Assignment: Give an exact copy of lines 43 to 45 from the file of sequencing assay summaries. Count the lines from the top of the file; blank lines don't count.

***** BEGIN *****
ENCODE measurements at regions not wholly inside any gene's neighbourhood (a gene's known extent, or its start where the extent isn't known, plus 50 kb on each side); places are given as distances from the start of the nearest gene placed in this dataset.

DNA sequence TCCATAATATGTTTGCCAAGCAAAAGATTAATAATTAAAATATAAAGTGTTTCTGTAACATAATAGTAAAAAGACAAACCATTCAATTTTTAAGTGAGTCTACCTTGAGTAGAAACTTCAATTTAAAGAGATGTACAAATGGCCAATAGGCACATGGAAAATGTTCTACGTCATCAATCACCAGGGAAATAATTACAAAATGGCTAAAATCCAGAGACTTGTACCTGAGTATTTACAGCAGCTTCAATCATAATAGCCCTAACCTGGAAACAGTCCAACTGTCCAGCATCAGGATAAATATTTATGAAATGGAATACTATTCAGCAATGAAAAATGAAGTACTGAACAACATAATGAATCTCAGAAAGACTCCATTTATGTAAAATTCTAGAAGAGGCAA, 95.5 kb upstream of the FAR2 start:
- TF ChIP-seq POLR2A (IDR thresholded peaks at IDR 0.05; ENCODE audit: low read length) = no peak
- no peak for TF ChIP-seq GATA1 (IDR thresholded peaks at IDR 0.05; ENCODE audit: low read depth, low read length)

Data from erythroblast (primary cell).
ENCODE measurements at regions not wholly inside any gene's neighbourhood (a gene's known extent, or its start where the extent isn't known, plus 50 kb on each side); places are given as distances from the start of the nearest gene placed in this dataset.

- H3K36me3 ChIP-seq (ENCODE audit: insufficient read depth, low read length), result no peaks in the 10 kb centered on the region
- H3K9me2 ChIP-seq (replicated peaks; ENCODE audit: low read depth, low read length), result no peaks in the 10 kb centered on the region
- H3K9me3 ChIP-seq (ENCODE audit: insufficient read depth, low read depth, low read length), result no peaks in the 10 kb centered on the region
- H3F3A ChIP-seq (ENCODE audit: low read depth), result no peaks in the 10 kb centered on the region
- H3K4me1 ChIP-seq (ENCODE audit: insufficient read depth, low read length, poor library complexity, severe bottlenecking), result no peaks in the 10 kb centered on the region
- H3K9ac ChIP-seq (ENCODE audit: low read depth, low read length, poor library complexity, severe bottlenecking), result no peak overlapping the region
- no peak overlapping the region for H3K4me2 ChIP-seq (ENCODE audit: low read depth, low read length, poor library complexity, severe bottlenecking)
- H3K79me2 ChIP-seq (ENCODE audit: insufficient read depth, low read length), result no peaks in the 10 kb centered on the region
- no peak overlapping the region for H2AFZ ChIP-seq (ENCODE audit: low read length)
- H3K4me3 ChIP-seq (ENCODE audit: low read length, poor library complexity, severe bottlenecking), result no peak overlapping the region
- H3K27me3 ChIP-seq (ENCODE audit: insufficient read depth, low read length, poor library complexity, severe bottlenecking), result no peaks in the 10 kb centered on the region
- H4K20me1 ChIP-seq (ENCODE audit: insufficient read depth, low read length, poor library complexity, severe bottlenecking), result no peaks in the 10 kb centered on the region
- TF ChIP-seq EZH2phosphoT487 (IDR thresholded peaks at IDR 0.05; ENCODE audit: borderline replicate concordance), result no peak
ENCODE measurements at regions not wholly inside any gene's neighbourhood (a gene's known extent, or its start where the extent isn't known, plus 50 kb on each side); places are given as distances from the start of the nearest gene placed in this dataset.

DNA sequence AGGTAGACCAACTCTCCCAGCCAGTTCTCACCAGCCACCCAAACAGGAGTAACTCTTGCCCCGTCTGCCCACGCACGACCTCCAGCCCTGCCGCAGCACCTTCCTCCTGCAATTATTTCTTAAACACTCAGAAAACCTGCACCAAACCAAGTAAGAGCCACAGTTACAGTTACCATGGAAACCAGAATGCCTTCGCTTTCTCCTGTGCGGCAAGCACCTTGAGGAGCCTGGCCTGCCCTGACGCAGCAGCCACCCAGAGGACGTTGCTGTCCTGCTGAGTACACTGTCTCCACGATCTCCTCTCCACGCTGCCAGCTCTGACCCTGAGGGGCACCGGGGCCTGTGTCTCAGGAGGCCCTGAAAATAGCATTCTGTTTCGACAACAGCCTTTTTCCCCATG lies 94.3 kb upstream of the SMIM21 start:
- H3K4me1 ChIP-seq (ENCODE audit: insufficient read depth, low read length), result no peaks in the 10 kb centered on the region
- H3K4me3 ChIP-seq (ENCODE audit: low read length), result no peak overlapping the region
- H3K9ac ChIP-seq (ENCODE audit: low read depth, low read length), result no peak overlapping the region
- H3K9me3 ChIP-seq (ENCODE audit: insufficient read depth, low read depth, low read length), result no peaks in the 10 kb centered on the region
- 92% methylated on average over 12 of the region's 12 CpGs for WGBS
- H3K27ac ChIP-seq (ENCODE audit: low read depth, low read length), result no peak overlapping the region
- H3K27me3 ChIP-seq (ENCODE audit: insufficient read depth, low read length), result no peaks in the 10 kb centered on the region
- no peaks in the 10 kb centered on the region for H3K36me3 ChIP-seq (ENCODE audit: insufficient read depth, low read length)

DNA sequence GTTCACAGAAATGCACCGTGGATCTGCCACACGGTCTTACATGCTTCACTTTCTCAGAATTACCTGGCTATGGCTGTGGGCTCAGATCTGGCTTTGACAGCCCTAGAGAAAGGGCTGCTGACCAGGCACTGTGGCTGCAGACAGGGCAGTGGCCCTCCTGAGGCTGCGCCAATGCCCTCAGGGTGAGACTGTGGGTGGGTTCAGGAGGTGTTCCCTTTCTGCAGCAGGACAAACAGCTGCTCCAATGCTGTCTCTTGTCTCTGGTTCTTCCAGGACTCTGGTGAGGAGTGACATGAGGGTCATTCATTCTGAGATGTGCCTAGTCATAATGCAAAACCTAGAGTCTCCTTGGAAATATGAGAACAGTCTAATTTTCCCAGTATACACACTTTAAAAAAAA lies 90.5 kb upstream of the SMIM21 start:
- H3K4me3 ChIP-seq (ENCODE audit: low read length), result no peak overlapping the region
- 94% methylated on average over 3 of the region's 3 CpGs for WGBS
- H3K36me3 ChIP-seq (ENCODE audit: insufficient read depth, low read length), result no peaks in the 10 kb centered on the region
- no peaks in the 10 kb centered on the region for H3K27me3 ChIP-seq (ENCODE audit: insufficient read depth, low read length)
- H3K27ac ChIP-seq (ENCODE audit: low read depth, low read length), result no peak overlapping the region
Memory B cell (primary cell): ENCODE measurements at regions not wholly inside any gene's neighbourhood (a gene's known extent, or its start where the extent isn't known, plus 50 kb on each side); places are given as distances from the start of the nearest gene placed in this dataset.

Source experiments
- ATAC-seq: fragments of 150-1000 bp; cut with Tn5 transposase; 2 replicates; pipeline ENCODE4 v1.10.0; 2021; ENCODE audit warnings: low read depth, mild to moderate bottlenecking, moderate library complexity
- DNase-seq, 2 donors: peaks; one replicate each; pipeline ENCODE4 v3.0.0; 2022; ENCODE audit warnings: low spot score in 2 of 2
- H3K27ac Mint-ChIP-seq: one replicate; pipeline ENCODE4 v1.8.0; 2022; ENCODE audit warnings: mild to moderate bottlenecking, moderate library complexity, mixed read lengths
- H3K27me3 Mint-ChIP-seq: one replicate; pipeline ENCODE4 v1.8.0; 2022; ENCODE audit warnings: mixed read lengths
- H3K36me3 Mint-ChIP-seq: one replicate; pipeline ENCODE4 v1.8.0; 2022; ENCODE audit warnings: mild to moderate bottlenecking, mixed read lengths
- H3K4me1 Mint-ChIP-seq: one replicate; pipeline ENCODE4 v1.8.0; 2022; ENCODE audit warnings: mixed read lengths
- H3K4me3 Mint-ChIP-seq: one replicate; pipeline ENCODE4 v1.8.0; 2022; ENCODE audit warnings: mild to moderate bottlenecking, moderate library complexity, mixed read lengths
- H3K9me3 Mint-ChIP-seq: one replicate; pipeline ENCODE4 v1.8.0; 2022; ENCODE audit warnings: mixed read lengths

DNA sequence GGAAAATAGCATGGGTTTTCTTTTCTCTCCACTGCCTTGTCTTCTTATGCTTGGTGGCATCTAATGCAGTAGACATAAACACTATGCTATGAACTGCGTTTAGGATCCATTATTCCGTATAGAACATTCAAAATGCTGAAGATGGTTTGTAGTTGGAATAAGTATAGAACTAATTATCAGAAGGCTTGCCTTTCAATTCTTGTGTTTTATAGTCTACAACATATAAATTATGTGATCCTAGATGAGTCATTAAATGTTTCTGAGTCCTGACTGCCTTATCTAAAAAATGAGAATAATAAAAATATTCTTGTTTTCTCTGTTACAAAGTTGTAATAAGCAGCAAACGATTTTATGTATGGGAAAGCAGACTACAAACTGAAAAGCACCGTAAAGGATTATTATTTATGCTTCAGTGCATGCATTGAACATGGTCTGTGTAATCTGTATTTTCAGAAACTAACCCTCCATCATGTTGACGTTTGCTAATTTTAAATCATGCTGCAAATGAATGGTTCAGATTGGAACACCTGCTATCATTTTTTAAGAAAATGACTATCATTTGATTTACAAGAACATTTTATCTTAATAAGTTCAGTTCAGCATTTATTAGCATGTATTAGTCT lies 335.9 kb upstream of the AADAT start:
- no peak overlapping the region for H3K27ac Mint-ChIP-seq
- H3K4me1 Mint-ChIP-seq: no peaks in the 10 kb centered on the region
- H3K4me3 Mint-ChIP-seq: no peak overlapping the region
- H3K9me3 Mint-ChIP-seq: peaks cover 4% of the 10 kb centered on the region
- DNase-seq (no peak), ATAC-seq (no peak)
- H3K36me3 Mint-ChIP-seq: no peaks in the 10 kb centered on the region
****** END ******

- H3K4me1 Mint-ChIP-seq: one replicate; pipeline ENCODE4 v1.8.0; 2022; ENCODE audit warnings: mixed read lengths
- H3K4me3 Mint-ChIP-seq: one replicate; pipeline ENCODE4 v1.8.0; 2022; ENCODE audit warnings: mild to moderate bottlenecking, moderate library complexity, mixed read lengths
- H3K9me3 Mint-ChIP-seq: one replicate; pipeline ENCODE4 v1.8.0; 2022; ENCODE audit warnings: mixed read lengths